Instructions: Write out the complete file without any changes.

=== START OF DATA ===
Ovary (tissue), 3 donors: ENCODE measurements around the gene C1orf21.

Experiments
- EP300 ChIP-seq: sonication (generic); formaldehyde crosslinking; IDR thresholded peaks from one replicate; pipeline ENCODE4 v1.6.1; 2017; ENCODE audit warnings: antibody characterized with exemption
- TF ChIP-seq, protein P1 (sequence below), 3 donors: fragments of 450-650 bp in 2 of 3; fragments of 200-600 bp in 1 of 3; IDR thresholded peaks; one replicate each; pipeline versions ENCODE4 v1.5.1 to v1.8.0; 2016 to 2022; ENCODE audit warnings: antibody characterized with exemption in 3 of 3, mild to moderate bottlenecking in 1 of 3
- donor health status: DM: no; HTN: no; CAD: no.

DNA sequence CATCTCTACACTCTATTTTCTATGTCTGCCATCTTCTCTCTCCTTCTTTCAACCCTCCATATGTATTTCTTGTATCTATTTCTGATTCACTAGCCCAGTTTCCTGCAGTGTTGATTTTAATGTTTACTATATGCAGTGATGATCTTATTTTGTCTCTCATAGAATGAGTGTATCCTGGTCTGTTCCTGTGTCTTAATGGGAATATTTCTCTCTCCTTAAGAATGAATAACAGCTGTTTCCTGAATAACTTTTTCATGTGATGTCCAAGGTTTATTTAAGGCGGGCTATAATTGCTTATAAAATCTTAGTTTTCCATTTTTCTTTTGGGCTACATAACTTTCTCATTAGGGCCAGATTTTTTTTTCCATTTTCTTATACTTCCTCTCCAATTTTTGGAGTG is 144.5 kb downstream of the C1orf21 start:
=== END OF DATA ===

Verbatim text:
Ovary (tissue), 3 donors: ENCODE measurements around the gene C1orf21.

Experiments
- EP300 ChIP-seq: sonication (generic); formaldehyde crosslinking; IDR thresholded peaks from one replicate; pipeline ENCODE4 v1.6.1; 2017; ENCODE audit warnings: antibody characterized with exemption
- TF ChIP-seq, protein P1 (sequence below), 3 donors: fragments of 450-650 bp in 2 of 3; fragments of 200-600 bp in 1 of 3; IDR thresholded peaks; one replicate each; pipeline versions ENCODE4 v1.5.1 to v1.8.0; 2016 to 2022; ENCODE audit warnings: antibody characterized with exemption in 3 of 3, mild to moderate bottlenecking in 1 of 3
- donor health status: DM: no; HTN: no; CAD: no.

DNA sequence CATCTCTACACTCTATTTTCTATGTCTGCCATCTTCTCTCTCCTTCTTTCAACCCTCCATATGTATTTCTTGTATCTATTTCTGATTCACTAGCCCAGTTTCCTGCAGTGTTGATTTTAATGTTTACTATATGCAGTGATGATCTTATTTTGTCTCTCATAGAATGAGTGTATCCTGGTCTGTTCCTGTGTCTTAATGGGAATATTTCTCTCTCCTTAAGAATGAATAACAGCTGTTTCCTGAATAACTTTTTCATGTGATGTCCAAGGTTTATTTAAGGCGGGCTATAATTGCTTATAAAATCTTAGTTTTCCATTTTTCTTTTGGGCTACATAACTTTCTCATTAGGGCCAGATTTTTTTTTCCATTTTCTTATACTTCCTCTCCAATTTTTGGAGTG is 144.5 kb downstream of the C1orf21 start: